Unfortunately, phishing emails are becoming more and more common. These emails often look like they’re coming from trusted sources, but instead contain links to malicious sites or harmful downloads.
According to the FBI, phishing scams cost American companies $215 million annually. This amount is expected to rise due to the increasing use of mobile devices like tablets and smartphones by end-users.
Here are some tips from IT service technicians just a few signs to help employees recognize phishing attacks:
1. Look at how the email is phrased.
If you see an email that includes any of the following, beware:
- Typos or grammatical errors. It’s surprising how many phishing scams aren’t spell-checked, but these low-writing levels often indicate that the cyber-criminal is casting a wide net.
- A generic greeting like “Dear Customer” rather than a personalized greeting like “Dear Bill”.
- Broad statements such as “We have noticed suspicious activity on your account” rather than the name of the account holder or providing part of the account number in the email.
- Language that leads you to click on a link without thinking, such as “Click here for more information.” If the contents of the email reference something that might interest you, search for it online instead of clicking links inside the message itself.
- Statements that try too hard to sound official. “Please enter your account number below…” can be an easy giveaway to recognize phishing attacks since legitimate companies will never ask for sensitive information through an insecure channel like an email.
- Phrases that urge you to take action quickly like “act now” or “reply immediately.” Most companies don’t send their users emails with this type of tone, and if they do, you’re more likely to be expecting this kind of email.
2. Always Double-Check the Source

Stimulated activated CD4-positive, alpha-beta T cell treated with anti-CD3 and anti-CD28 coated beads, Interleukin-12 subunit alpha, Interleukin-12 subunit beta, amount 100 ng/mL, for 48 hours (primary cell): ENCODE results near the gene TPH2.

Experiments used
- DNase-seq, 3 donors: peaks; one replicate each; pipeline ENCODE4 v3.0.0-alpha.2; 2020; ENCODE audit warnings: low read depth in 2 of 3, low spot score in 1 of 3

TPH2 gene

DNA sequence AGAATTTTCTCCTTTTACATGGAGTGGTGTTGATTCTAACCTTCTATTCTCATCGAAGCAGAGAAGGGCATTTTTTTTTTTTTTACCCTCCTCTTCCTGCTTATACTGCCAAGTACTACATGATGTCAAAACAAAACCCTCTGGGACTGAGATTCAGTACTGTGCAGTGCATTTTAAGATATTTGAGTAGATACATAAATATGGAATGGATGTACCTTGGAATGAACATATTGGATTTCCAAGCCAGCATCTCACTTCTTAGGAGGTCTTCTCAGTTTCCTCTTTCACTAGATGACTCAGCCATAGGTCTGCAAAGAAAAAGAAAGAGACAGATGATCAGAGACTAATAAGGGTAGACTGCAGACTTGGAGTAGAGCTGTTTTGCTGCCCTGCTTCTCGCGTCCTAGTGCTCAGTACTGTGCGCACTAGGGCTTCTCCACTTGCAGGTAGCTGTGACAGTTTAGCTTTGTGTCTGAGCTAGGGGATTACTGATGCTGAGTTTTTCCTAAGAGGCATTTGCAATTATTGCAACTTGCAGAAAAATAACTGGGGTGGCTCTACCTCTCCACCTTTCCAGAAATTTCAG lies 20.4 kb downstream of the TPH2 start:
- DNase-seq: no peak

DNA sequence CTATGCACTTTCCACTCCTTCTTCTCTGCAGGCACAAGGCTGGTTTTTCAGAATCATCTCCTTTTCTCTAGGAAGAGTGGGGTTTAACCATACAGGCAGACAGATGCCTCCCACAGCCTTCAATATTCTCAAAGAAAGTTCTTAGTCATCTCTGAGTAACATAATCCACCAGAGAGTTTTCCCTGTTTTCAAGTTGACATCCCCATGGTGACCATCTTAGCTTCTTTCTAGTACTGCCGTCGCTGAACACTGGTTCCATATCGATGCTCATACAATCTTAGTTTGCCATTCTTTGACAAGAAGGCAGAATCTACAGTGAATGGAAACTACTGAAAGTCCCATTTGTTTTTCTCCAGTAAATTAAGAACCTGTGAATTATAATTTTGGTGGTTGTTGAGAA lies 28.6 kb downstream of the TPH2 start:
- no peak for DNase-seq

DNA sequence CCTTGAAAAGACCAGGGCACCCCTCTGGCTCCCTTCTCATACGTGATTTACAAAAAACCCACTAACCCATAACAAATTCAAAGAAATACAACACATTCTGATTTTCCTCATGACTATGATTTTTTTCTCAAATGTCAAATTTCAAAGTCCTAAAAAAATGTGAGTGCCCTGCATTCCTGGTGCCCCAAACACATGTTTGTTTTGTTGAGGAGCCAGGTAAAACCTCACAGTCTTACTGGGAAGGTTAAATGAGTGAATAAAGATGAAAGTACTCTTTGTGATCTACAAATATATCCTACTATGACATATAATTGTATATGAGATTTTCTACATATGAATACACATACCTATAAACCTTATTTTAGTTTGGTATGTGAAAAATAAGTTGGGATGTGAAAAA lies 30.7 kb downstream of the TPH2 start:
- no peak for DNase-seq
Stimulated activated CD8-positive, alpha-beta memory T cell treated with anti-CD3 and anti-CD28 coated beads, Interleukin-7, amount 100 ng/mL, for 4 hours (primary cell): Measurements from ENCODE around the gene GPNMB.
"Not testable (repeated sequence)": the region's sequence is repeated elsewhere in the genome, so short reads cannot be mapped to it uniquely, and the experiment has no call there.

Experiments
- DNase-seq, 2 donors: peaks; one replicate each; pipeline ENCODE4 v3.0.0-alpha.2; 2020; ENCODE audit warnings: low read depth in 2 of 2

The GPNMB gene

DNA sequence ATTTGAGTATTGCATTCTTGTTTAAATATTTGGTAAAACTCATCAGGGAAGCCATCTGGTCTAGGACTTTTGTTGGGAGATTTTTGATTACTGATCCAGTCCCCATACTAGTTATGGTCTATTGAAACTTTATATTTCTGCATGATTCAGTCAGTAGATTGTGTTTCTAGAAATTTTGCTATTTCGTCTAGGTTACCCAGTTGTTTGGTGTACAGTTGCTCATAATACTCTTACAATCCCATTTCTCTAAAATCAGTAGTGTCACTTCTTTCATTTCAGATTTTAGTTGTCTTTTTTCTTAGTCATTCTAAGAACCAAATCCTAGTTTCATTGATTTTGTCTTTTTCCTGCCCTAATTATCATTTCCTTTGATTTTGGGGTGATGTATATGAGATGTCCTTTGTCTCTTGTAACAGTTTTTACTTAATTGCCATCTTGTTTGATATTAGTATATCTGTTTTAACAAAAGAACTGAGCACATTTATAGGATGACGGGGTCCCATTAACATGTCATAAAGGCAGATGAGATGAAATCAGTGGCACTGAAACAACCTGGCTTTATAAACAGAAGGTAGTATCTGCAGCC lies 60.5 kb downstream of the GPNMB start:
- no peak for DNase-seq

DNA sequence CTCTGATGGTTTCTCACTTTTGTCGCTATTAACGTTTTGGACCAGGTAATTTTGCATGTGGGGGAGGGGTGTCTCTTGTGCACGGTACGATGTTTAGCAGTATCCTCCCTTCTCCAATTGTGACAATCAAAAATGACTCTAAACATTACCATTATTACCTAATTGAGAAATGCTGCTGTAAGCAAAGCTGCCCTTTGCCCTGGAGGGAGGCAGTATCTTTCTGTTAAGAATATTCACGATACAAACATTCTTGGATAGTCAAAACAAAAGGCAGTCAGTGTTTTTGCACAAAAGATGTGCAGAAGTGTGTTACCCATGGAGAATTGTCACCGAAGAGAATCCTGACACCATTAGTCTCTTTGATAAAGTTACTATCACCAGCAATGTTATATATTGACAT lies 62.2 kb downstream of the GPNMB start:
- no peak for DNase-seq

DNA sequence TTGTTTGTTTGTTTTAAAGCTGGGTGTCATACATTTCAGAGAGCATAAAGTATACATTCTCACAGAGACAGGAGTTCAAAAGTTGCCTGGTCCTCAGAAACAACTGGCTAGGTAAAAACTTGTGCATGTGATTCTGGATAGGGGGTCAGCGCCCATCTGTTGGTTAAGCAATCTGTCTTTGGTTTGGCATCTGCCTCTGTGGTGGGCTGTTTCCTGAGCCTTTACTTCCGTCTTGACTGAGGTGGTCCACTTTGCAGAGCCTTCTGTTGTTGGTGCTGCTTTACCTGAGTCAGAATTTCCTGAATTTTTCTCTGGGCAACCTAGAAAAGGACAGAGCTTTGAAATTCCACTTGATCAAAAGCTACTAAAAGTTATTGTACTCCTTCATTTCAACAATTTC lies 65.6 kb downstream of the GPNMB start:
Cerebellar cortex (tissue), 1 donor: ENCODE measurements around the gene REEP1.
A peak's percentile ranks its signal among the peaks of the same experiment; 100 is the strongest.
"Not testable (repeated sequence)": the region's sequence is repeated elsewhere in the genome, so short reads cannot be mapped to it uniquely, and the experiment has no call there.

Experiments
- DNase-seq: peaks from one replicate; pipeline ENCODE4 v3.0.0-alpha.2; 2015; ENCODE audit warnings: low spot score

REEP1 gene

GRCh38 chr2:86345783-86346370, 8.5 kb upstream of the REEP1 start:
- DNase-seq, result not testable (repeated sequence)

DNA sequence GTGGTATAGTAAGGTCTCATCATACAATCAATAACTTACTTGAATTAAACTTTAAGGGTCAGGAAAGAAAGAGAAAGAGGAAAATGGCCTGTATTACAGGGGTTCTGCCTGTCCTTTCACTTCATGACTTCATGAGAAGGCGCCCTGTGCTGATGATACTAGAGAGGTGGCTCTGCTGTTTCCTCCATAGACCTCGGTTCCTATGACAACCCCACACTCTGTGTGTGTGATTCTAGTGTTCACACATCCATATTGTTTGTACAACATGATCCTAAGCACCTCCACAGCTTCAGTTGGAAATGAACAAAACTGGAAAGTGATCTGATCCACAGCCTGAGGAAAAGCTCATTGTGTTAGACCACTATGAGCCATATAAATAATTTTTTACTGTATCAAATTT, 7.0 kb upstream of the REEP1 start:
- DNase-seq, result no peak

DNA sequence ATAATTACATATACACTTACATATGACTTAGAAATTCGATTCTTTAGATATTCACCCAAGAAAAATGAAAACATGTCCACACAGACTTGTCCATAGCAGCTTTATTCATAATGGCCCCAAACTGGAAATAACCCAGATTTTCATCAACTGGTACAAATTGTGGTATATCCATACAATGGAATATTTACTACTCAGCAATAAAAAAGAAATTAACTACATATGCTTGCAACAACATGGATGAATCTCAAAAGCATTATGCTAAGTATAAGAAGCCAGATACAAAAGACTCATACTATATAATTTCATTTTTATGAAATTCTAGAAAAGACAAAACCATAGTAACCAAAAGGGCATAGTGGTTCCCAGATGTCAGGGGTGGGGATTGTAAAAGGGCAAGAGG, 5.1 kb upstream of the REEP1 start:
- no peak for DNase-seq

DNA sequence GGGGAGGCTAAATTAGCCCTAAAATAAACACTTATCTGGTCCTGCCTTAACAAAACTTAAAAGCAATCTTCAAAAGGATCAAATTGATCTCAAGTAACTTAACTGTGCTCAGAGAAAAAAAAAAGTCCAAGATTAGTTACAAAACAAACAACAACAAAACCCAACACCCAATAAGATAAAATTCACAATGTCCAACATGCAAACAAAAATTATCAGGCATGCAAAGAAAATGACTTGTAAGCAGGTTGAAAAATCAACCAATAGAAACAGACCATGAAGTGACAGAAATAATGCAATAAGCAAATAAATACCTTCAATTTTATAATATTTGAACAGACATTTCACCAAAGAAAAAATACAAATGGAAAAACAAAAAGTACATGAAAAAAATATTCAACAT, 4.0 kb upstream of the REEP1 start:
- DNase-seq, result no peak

Even if a message appears to be coming from someone you know, take a moment to check their identity. It’s very common for cybercriminals to use social media sites in order to acquire your contact.
For example, if you receive an email that appears to come from your bank or credit card company asking for personal information, take a minute to make sure it’s authentic. If possible always call the company at a publicly listed number to determine its validity.
Be aware of emails that include logos and phrases commonly used by well-known reputable companies in an effort to make you “trust” the message (e.g., PayPal, eBay, etc.).
Fraudsters use these popular trademarks in order to trick users into clicking on links that take them to malicious websites or downloads that will actually harm their computer or steal their private information.
Never provide personal information via email or over the phone unless you initiate the contact and know who you’re talking to.
3. Pay Attention to the URL
Before entering any personal information on a website, make sure you know exactly who you’re giving it to. Phishers will often set up fake websites that look identical to another site in order to steal people’s information, or will sometimes slightly misspell the real website address to avoid spam filters.
Simple Ways to Check
Do not click on links in emails without first verifying that the email is from a legitimate source. If possible, open a new browser window and type in the web address yourself, rather than clicking a link in an email.
When you receive a suspicious email, hover over any links to see if they’re taking you to legitimate sites or not. Fraudulent emails often take users to fake websites disguised as their intended target—but these sites are designed only to steal passwords and other personal information.
If possible, find the real address of the company’s website so you can be sure it doesn’t have an illegitimately similar web address. Never use shortened URLs – always cut and paste the web address into your browser window to check its validity.
Phishers are good at appearing authentic, so it can be difficult to tell whether or not they really are who they say they are. One sign is if the sender uses free webmail services instead of their own domain name (for example, @gmail.com vs @apple.com).
A company with its own domain name has invested money in creating its online presence, so it is more likely to be legitimate. Emails that come from free webmail services are often easier for phishers to forge because they can use any email address in the “from” field. Keep this in mind when you’re on the lookout for signs of authenticity.
Protecting yourself and learning to recognize phishing attacks is always better than worrying about damage control after the fact.
Fusion Technology Solutions can help your business find the right cybersecurity measures for your unique needs. If you’re ready to take your security to the next level, contact us today.